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The Hunter
(Review, Synopsis & Summary)

By Tana French



Book review and synopsis for The Hunter by Tana French, a story about a man of disrepute coming back into town with a get-rich-quick scheme in this tense narrative about revenge, old grudges, and familial bonds.

Synopsis

Trey is a teenager living in the small mountain town of Ardnakelty in Ireland with her mother and younger siblings. When her long-absent degenerate father Johnny shows up back in town, everyone knows it means trouble.

Johnny has a new get-rich-quick scheme, and he's trying to bring the whole town along for the ride. But other people have their own ideas, their own secrets and their own agendas. Cal Hooper is a retired Chicago police officer who has been teaching Trey carpentry. Lena is Cal's partner and someone who cares for Trey. They both want to protect her and keep her out of harm's way.

Meanwhile, Trey has her own ideas about what to do about her father and his schemes in this story about familial bonds and vengeance...

(The Full Plot Summary is also available, below)

Full Plot Summary

Ending & Explanations
See the Questions, Ending and Explanations
Chapter-by-Chapter Summary
See the Chapter-by-Chapter Summary of The Hunter
Quick Plot Summary

Two-paragraph summary: Trey's disreputable and long-absent father Johnny comes back to their small mountainside Irish town with a get-rich-quick-scheme. Cal is a retired police detective who has been caring for Trey in Johnny's absence and knows it means trouble. Johnny gets the townspeople to invest in trying to convince a rich Englishman that there's gold to be found here, but it soon becomes clear to Cal that there's no gold and that Johnny and the Englishman are in cahoots together to convince people to give them money for equity in this "mining company". Trey blames the townspeople for the death of her older brother Brendan a few years back, so she's willing to help in the scheme to defraud the townspeople.

When word gets around that there's no gold, the rich Englishman winds up dead and Trey finds the body. A detective comes poking around. Trey tells him that a group of the townspeople are involved, hoping that the people that killed Brendan will get justice in this way. However, Cal's partner Lena convinces Trey that her plan won't work and that the townspeople will point the finger at Cal (as an outsider) to avoid blame. Or if there's no evidence and Trey is the only one who was seen with the body, Cal will just confess to protect Trey. Trey decides to give up her revenge scheme when she understands the situation she's putting Cal in, and she instead points the finger at Johnny as the scapegoat instead. Trey's mother soon tells her in confidence that she was the one who killed the Englishman in order to prevent Trey from ruining her life by getting involved in this scheme. Trey and her mother come up with a plan to light their house and the surrounding area on fire to destroy any evidence of the murder, and Johnny skips town since he's the most likely suspect for the Englishman's murder.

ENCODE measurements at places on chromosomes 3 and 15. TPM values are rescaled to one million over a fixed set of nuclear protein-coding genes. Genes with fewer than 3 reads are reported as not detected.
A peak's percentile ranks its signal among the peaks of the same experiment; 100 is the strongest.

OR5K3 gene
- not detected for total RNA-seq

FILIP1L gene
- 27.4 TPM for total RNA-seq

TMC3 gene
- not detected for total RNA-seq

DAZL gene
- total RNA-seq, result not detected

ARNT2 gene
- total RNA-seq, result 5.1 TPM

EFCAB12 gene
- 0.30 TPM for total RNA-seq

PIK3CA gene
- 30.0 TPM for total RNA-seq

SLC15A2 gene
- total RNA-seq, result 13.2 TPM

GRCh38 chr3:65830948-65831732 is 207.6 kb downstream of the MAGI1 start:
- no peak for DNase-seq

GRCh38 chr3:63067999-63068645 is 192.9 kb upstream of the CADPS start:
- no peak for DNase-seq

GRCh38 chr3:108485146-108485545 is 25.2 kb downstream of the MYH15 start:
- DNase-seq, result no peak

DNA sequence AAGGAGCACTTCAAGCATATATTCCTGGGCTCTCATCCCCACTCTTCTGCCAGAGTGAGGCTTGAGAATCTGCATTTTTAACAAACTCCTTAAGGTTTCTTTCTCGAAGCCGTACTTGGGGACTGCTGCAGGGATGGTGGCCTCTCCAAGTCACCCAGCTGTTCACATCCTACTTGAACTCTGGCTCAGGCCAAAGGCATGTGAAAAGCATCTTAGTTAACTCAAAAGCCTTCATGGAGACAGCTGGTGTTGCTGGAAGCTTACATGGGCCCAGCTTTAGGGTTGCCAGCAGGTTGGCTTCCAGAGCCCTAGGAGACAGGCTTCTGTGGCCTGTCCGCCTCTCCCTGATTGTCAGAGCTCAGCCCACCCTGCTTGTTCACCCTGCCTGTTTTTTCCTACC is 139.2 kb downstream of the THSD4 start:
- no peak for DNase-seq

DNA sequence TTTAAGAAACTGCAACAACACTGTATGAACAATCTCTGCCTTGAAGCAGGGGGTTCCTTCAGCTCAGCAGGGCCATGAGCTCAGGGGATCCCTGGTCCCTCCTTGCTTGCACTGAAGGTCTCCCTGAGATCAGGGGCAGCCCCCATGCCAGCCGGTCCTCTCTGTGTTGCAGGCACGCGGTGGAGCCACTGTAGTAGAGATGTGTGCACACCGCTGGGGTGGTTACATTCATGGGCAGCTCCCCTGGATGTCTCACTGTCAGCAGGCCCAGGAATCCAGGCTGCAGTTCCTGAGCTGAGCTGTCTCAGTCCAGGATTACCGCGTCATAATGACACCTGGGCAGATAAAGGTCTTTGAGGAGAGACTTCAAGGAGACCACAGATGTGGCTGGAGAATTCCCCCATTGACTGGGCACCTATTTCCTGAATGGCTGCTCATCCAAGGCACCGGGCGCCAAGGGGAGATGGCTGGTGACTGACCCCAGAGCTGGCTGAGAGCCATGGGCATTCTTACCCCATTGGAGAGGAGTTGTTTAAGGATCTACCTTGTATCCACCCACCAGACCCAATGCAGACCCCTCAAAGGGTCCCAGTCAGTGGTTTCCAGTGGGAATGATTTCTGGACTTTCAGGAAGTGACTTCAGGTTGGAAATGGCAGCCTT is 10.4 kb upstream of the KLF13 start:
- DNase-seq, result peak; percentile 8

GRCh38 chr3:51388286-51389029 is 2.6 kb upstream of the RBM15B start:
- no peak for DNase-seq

In Chapters 1 - 8, Johnny Reddy returns to the small Irish mountainside town where the family he abandoned lives with a get-rich-quick scheme. A man he met recently, Cillian Rushborough, believes there's gold in those mountains because Cillian's grandmother is from the area and told him about it. Johnny intends to serve as a middleman to negotiate with the local residents to charge Rushborough to mine and pan for gold, taking a cut from either side. Everyone knows Johnny means trouble, but the prospect of riches draws in the townspeople anyway.

Cal Hooper is a retired Chicago police detective. He and his partner, Lena, have helped to care for Johnny's estranged daughter Trey in his absence. They worry about what Johnny's presence means for her and want to protect her. Cal gets involved in the scheme in order to keep an eye on things.

Meanwhile, Trey carries her own grudges against the town and her father. Her older brother Brendan left home a while after Johnny abandoned them, and Trey blames both Johnny and the townspeople for Brendan's death. She finds out that Johnny has talked a bunch of men into investing in some gold to salt the river with so Rushborough will think there's gold. She decides to record them doing it.

In Chapters 9 - 13, Trey takes the recording of the men planting gold in the river to Rushborough. She is hoping that he'll see it and decide to leave town, which will likely result in her father leaving as well. However, He sees it and immediately call Johnny to his place. Trey soon realizes that Rushborough knows there's no gold, and he's working with Johnny because Johnny owes him money. Rushborough makes it clear that he is a dangerous man, and he wants Trey to help them with their plan by pretending to find some gold as well. The point is to convince the men in town to invest more money into his "mining company" so they can steal their money. Trey agrees to help only because she hates the townspeople and blames them for Brendan's death.

Meanwhile, Cal's partner Lena confirms with an older town resident, Mrs. Duggan, that there's never been rumors of gold in these mountains until now and the story about Rushborough's grandmother is likely false. Cal and Lena figure out that Johnny and Rushborough are likely working together and that Johnny owes the guy money.

Rushborough pretends to fall for the scheme that there's gold here. Meanwhile, Trey also pretends to find some gold. But still, word starts to get around that perhaps there is no gold. Threats are made against Johnny and Trey that things could get ugly if things don't pan out. Trey and Cal both want the other person to stay out of this messy business.